Director General, Lagos State Safety Commission, Mr. Fouad Oki has said that the State Government will soon present to the public a proposed subsidiary legislation on safety and health laws.
The DG stated this at the First Annual Workers’ Conference on Occupational Safety and Health organized by the Commission with the theme ‘More Than a Conference – It’s a Movement’, adding that the conference will afford the workers an opportunity to network, know their rights and roles as it affects safety.
“This forum will provide a platform for the engagement of both the employers and employees on their roles. We have taken cognizance of the high hazard and risk particularly in the manufacturing and construction sector, and we are working together with the Federal Ministry of Labour and Employment because there is need for a review of our laws,” he said.
He said that the Commission found out that there is lack of synergy between Labour employers and relevant stakeholders, adding that the state is moving in the right direction as it concerns workers’ welfare and protection.
“The challenge that we are having is that we are not getting reports and feedbacks workers. Apart from the members of the Fourth Estate, we don’t really get employees coming out to talk and this is part of the things we need to build capacity and protect them from work place hazard. We want to let them know that they have a voice,” he added.
Oki pointed out that the LSSC currently works with the Federal Complaint Commission and the Office of Public Defenders in the state to safeguard the interest of workers.
On his part, the Minister of Labour and Employment, Senator (Dr.) Chris Nwabueze Ngige, decried the exposure of workers to hazardous work environment, saying that it is totally unacceptable and calls for concerted effort and collaboration among stakeholders.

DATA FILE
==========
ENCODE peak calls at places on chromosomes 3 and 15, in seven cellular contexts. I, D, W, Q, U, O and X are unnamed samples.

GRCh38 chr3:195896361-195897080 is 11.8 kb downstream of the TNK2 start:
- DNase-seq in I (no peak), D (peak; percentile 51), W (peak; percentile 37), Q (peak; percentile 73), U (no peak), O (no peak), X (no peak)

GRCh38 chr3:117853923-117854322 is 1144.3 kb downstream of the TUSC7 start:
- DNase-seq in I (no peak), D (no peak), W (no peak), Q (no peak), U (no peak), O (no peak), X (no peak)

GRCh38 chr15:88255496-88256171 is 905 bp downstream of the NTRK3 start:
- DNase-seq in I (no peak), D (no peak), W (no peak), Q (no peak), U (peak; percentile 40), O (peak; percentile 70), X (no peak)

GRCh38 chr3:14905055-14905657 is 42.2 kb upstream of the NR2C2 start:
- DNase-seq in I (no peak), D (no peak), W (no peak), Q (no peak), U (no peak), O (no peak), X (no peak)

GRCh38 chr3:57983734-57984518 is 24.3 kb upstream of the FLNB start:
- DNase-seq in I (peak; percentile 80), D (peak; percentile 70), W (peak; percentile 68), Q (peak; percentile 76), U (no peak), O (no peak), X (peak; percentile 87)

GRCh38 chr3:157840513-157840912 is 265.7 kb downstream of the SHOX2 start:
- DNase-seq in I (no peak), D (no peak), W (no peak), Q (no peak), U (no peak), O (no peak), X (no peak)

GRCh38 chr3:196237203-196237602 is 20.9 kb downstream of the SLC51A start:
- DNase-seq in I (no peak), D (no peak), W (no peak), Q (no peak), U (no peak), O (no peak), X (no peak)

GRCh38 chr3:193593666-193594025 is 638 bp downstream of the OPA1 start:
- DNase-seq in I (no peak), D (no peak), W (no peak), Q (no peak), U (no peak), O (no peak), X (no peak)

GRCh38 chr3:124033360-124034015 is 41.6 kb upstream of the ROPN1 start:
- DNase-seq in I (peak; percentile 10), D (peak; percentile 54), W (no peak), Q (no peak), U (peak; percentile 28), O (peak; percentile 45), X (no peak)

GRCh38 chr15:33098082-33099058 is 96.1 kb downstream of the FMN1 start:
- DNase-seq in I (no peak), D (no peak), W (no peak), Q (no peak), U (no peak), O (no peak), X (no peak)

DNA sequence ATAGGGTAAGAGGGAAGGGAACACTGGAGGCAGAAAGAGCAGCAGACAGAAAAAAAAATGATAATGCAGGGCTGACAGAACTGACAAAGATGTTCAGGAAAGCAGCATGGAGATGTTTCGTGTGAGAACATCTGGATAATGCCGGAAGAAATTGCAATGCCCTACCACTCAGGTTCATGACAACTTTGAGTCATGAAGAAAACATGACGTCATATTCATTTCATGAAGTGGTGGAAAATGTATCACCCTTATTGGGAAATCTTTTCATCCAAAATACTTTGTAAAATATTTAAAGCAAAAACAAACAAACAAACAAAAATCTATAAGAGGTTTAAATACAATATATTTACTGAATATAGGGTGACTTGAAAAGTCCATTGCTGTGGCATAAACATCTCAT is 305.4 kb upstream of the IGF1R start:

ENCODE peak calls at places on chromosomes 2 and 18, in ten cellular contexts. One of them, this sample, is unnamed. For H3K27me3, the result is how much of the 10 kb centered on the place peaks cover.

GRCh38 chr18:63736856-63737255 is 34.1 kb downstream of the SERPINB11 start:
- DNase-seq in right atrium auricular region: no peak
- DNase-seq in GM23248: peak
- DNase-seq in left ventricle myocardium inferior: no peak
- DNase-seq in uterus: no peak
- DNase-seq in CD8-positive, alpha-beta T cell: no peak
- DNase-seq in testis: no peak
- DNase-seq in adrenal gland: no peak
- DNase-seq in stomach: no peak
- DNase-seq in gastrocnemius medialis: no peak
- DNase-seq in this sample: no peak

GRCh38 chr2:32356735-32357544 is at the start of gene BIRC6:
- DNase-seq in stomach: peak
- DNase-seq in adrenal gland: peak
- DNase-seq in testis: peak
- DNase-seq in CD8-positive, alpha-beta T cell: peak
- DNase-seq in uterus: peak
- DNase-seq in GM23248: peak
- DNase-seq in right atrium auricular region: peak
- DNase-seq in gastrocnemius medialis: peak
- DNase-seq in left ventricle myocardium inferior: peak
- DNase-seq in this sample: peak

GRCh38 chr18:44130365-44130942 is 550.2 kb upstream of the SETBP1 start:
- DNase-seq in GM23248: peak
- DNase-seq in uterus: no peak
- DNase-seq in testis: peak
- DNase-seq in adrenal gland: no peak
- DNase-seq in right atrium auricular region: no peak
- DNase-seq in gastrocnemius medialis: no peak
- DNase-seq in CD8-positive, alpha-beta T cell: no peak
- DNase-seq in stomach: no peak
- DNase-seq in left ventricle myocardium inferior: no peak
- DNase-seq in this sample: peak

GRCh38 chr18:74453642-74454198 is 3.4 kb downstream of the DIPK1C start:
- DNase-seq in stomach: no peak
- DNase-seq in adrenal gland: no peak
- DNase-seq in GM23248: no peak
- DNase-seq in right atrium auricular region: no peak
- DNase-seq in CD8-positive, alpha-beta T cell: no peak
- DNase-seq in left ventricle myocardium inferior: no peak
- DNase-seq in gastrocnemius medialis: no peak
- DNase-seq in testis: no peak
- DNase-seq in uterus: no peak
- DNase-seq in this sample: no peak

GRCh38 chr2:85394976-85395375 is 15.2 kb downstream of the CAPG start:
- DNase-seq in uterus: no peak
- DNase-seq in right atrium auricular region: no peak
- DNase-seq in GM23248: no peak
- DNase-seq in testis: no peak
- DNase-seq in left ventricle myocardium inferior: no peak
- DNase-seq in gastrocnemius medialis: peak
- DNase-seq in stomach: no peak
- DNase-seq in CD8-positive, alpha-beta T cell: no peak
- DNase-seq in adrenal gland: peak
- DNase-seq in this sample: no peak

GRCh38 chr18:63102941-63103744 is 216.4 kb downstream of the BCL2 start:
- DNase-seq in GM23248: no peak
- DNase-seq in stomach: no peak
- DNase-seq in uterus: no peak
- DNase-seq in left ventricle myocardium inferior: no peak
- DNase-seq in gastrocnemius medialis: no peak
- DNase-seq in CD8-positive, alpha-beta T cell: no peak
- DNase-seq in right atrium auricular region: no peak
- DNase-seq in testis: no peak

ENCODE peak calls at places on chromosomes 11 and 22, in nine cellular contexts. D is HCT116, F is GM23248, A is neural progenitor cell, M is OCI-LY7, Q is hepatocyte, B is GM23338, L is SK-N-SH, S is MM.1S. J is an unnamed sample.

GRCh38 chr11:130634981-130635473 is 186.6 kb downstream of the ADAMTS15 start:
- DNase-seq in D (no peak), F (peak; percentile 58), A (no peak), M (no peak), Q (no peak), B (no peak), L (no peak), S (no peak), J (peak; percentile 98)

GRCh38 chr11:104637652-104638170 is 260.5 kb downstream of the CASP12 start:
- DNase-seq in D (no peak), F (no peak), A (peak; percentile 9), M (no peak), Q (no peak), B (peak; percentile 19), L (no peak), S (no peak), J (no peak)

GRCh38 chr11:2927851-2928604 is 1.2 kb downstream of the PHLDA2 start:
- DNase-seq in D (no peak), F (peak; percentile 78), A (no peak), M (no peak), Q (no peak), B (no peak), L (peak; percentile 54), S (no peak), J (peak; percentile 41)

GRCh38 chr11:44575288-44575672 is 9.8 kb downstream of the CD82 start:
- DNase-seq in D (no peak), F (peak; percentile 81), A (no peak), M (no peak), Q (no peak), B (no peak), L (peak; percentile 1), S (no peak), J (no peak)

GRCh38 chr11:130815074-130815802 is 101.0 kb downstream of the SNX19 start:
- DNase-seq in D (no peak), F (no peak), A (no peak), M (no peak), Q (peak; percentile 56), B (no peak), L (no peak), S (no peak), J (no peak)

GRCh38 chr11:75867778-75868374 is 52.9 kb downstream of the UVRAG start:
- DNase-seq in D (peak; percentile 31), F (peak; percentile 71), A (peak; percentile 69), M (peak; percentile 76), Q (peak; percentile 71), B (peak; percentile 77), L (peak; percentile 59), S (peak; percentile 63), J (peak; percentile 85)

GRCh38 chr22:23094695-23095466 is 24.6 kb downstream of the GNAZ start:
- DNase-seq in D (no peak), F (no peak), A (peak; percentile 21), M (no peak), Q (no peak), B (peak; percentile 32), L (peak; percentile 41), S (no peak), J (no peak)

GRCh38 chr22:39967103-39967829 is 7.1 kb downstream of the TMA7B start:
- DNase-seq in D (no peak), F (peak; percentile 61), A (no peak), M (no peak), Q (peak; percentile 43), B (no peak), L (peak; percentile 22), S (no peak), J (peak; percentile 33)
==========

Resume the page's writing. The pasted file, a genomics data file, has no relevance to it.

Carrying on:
Ngige, who was represented by the Zonal Director, South West, Federal Ministry of Labour and Employment, Dr. Mrs. Ifeoma Igwe-Anyanwutaku, stated that the federal government is committed more than ever before to eradicating unsafe and indecent work place in all ramification.
“In line with the change mantra of the present administration, efforts towards ensuring safe, healthy and decent work place for all is now a foremost priority. This is with a view towards eradicating poverty and achieving equitable, inclusive and sustainable development that translates to a positive change in the lives of Nigerians,” he said.
The Minister stated that a national policy on occupational safety and health as well as a system inspection to enforce compliance with occupational safety and health legislation has been put in place by the federal government.
According to him, the aim is to achieve widespread coverage of labour inspection services nationwide through extension of services to cover the largest possible number of working people in all economic sectors including those engage in informal sector.
While maintain that the Factories Act CAP F1, Laws of the Federation of Nigeria, 2004 remains in force as the principal occupational safety and health legislation in Nigeria despite its shortcomings and restrictions, Ngige disclosed that the Labour Safety, Health and Welfare Bill which is to repeal and re-enact the Factories Act, has been submitted since the 5th National Assembly but yet to be passed into law.
“The bill has made adequate provisions for safety and health for all workers including those engaged in the informal sector,” he noted.